Current trends show that “walkable urban and drivable suburban can exist in the same place,” Leinberger said. Most of Columbia is drivable suburban; its final 5% can be developed as walkable urban, a category that is “the best predictor of real estate values and economic performance,” Leinberger said.
He showed photos of how a half-vacant mall in Arlington, Va., was redeveloped as mixed-use walkable urban. He also praised the state’s study of bus rapid transit along Route 29 as one real possibility for Columbia’s connection to mass transit.
“I think Jim Rouse would say that this is what Columbia would become,” agreed Roger Lewis, professor emeritus of architecture at the University of Maryland College Park, overcoming the tyranny of the automobile.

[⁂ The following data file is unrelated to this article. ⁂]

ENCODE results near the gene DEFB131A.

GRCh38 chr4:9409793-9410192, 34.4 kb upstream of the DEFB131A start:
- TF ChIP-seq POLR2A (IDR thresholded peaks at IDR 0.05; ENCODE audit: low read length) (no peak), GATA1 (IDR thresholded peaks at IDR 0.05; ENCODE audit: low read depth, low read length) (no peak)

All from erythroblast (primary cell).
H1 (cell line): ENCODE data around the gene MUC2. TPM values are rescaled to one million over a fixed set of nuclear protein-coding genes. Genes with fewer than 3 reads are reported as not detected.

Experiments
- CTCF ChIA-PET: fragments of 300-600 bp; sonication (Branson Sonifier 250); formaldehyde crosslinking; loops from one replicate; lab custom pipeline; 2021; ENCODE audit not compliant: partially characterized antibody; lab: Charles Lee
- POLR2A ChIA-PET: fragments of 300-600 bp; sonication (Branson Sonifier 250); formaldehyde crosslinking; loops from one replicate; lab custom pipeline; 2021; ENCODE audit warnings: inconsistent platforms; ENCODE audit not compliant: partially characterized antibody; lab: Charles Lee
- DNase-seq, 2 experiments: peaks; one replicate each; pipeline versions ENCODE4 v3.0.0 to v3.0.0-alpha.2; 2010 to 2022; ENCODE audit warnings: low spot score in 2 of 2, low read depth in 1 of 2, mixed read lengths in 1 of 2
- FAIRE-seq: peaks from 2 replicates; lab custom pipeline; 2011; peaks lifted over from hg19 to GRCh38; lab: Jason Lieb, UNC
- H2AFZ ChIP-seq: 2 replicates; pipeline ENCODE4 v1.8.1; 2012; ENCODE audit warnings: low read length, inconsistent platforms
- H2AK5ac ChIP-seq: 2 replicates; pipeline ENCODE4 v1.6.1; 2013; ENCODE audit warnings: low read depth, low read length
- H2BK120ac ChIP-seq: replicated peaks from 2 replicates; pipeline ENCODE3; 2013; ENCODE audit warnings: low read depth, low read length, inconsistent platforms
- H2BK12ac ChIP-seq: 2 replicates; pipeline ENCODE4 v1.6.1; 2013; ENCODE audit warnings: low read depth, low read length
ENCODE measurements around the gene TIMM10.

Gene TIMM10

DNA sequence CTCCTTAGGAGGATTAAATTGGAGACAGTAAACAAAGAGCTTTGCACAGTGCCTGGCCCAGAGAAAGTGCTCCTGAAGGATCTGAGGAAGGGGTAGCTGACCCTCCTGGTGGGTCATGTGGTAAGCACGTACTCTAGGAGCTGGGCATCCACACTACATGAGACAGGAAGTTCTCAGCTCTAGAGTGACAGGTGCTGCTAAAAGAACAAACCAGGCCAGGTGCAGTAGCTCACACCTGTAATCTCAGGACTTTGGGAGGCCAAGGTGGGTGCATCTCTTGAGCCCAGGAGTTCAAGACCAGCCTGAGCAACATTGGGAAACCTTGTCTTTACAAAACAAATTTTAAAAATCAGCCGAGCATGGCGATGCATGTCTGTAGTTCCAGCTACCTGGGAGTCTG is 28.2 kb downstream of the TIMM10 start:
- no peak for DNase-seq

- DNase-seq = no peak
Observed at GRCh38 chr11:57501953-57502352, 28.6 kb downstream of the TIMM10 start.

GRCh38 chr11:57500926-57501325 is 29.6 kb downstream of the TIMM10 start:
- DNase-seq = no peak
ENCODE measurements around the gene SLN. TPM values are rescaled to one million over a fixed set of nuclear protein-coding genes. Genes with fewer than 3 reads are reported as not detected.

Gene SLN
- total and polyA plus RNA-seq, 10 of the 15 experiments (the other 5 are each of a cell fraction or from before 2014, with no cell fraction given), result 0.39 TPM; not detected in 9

Counter to Leinberger’s prediction of rising real estate values, Lewis also raised the continuing struggle for housing affordability. It was an issue temporarily solved in Columbia’s early years by the Interfaith Housing Corp., with federal subsidies.
This was one of the legitimate sore points raised in the Krantz documentary. In February, the county, the housing commission, the Columbia Downtown Housing Partnership and HHC signed an agreement establishing a path to provide 900 low- and moderate-income housing units among the 5,000 apartments and condos that could be built downtown.